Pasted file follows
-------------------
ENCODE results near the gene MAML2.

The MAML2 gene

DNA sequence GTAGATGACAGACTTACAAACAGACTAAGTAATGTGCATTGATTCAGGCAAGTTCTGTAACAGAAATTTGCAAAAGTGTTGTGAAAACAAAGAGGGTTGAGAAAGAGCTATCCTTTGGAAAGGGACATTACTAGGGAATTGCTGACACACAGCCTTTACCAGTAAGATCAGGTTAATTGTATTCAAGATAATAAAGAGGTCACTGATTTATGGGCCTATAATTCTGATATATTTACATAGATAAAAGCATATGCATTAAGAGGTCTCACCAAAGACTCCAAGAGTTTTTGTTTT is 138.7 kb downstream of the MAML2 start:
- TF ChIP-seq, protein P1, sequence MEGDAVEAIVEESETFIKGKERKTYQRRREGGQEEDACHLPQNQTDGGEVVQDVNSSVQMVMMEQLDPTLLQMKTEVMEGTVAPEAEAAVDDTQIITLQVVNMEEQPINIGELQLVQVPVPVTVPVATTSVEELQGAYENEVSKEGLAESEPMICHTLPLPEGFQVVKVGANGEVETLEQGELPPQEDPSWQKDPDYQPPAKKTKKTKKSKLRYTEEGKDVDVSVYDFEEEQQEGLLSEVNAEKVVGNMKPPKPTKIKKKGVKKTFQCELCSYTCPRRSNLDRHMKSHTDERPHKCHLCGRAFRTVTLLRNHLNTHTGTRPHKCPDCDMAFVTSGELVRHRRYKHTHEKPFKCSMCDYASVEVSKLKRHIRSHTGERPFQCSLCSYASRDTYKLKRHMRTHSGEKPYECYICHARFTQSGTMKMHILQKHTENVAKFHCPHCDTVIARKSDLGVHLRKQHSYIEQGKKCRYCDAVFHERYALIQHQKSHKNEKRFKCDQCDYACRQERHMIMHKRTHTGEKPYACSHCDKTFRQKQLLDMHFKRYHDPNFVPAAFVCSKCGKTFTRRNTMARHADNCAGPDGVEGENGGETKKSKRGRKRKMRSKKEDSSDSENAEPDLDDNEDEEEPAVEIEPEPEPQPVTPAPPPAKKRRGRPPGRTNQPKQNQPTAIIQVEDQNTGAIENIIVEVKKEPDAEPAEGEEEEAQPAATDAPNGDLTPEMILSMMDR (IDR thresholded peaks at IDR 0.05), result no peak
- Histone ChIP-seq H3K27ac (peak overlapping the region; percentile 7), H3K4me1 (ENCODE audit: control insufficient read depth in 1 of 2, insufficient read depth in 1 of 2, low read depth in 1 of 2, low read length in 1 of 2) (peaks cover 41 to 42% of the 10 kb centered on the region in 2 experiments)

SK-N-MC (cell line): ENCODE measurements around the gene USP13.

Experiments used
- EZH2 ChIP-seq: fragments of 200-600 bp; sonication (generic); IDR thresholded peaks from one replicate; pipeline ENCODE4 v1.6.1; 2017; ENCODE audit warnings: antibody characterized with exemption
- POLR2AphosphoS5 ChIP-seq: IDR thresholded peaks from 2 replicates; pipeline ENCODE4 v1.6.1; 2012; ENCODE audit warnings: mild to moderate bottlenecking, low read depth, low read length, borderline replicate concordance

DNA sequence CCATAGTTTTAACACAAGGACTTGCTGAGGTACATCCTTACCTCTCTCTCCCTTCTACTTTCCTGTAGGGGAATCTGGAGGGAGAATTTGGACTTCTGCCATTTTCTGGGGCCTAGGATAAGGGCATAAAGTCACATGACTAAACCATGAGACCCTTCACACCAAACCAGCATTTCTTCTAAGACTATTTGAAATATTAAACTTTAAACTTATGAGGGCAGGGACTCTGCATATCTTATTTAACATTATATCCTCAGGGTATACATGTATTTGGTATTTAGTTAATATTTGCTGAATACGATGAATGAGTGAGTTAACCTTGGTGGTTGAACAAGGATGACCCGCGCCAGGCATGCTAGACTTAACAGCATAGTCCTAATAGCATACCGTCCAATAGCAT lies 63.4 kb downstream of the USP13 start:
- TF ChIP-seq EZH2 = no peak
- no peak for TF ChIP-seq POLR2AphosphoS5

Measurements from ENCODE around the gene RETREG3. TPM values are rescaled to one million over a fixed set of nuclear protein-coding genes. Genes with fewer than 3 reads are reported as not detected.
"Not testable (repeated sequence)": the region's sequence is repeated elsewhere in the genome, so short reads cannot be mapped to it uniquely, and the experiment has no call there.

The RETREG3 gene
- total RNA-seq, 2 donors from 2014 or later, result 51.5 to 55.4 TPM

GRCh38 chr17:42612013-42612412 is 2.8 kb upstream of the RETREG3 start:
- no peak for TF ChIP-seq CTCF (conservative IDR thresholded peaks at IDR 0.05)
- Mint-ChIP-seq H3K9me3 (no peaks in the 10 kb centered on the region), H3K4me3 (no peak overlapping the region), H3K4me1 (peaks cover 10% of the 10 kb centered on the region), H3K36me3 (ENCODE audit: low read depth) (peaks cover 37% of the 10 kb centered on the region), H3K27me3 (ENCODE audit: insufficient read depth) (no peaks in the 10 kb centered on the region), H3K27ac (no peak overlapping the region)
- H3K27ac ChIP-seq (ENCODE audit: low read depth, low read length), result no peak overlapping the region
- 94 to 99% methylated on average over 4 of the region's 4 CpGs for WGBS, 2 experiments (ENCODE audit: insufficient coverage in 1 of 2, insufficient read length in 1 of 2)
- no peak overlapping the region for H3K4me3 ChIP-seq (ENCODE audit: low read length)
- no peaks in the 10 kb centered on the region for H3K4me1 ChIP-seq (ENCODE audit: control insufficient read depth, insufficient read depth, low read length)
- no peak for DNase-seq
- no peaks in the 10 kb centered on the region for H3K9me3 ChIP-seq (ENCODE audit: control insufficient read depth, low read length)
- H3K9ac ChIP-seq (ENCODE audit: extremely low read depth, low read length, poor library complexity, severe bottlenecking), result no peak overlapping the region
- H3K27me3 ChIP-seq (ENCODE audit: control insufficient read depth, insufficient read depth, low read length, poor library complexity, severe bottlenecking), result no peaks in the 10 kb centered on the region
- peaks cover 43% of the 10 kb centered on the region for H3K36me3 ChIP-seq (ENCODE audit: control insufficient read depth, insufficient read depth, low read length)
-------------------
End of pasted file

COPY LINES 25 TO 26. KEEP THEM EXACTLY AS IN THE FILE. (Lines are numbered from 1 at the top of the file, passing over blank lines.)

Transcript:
- no peaks in the 10 kb centered on the region for H3K9me3 ChIP-seq (ENCODE audit: control insufficient read depth, low read length)
- H3K9ac ChIP-seq (ENCODE audit: extremely low read depth, low read length, poor library complexity, severe bottlenecking), result no peak overlapping the region